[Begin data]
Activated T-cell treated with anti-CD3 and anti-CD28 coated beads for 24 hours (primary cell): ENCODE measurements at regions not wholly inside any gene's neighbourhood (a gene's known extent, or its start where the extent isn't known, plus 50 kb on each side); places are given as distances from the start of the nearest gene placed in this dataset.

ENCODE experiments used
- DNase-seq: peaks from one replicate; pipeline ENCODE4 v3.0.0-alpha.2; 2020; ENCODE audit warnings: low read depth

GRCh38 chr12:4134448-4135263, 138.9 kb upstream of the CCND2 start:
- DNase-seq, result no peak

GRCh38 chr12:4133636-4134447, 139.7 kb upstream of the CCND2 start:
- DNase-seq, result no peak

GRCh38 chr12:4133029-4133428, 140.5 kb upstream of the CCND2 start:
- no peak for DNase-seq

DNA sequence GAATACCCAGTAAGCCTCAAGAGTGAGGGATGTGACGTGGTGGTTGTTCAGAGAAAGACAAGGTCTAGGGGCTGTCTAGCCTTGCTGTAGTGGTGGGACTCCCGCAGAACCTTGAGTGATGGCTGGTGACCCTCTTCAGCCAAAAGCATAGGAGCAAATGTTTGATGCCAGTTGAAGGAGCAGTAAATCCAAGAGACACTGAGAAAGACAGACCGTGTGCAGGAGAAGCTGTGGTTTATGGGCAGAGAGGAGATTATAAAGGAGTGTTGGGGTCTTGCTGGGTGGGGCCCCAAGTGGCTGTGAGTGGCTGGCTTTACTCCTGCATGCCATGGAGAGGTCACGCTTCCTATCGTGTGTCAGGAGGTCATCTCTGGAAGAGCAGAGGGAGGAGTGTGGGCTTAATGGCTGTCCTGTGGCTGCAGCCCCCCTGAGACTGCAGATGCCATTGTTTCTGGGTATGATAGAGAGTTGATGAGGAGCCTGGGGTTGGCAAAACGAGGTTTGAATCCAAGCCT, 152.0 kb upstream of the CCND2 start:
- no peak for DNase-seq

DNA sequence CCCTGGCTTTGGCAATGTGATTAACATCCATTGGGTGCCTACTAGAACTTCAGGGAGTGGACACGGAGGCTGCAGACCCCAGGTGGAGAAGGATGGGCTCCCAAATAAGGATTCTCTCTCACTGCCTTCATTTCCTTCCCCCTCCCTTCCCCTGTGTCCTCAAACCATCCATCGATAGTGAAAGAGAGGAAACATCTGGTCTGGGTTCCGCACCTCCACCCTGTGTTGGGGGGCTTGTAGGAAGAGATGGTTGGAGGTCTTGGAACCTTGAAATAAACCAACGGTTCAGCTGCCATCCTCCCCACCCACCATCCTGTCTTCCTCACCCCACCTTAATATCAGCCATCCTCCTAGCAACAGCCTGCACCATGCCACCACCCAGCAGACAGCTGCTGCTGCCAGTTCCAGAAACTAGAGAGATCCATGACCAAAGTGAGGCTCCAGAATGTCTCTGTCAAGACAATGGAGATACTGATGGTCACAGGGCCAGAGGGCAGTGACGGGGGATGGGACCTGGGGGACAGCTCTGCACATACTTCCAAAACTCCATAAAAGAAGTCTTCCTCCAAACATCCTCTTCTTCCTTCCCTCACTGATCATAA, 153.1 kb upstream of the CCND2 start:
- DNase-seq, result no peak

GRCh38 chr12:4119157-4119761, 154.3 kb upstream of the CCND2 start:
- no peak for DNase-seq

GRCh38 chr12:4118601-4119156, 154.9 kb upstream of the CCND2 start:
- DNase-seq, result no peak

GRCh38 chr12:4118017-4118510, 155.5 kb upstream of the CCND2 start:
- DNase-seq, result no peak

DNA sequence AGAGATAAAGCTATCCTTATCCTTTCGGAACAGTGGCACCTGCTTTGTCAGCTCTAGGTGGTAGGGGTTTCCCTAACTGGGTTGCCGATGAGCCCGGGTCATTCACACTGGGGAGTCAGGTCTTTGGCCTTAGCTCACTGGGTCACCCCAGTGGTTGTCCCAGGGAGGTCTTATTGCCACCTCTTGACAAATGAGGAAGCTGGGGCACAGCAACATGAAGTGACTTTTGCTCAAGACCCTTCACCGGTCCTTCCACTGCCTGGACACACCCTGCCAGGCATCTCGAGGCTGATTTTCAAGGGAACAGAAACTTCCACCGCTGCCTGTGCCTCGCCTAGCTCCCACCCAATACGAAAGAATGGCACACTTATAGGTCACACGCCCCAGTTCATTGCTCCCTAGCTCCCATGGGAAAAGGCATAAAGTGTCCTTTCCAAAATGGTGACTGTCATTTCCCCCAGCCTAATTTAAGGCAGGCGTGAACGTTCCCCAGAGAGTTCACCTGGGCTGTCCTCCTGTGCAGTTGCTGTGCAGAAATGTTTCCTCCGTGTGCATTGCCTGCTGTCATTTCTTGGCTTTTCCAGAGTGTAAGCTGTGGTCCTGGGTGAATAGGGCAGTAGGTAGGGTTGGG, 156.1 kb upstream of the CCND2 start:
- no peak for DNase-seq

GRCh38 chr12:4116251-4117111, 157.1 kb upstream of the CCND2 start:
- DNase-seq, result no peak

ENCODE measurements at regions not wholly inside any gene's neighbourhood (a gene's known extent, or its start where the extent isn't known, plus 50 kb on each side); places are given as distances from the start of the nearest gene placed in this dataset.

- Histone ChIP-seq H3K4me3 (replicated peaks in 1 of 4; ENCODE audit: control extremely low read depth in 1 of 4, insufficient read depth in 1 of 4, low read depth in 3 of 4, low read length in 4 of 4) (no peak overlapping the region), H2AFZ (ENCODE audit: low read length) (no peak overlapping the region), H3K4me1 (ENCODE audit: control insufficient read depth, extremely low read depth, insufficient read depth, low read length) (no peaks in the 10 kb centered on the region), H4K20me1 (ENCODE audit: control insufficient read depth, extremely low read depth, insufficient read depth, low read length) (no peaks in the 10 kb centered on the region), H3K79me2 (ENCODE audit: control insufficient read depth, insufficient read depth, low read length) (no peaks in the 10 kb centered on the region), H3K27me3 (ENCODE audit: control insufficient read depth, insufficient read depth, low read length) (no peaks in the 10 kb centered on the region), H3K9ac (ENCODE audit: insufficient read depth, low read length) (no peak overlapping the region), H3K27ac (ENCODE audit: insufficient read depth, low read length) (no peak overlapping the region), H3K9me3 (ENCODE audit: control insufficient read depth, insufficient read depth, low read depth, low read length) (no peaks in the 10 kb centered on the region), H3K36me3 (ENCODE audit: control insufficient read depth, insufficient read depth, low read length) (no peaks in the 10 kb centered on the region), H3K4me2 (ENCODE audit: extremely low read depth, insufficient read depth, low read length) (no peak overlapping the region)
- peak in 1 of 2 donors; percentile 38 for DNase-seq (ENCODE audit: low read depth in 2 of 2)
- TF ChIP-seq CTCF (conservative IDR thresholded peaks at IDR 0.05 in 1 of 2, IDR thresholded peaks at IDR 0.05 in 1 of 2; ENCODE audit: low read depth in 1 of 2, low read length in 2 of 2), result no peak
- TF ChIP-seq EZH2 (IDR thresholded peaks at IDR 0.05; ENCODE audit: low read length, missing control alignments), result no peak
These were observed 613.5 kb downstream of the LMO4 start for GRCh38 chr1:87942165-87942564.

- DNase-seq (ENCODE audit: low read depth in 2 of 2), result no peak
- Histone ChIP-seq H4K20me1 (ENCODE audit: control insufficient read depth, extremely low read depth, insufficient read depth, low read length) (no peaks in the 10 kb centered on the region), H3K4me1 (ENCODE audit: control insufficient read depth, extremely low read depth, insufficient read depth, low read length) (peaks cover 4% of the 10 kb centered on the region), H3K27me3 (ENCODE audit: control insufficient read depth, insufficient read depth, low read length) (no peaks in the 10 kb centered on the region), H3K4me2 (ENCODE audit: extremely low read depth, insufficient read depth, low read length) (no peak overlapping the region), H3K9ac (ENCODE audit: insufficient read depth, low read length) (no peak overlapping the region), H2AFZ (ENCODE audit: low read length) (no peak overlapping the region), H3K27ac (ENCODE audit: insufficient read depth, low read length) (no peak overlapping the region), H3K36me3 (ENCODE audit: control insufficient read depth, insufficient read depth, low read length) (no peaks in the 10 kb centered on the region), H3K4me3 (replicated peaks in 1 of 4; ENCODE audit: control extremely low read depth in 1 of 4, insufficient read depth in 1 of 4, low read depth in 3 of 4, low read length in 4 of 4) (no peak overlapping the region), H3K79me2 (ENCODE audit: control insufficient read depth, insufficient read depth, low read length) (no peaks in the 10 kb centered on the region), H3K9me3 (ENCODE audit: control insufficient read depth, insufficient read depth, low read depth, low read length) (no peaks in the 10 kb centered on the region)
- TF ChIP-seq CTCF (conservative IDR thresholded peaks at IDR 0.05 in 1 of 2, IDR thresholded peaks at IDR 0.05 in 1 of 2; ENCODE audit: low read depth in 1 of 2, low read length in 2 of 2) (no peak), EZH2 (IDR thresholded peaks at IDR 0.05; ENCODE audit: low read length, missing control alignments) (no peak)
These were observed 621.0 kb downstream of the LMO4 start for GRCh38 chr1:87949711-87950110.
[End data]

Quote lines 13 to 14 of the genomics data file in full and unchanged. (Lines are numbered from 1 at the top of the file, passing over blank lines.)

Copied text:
- DNase-seq, result no peak

GRCh38 chr12:4119157-4119761, 154.3 kb upstream of the CCND2 start: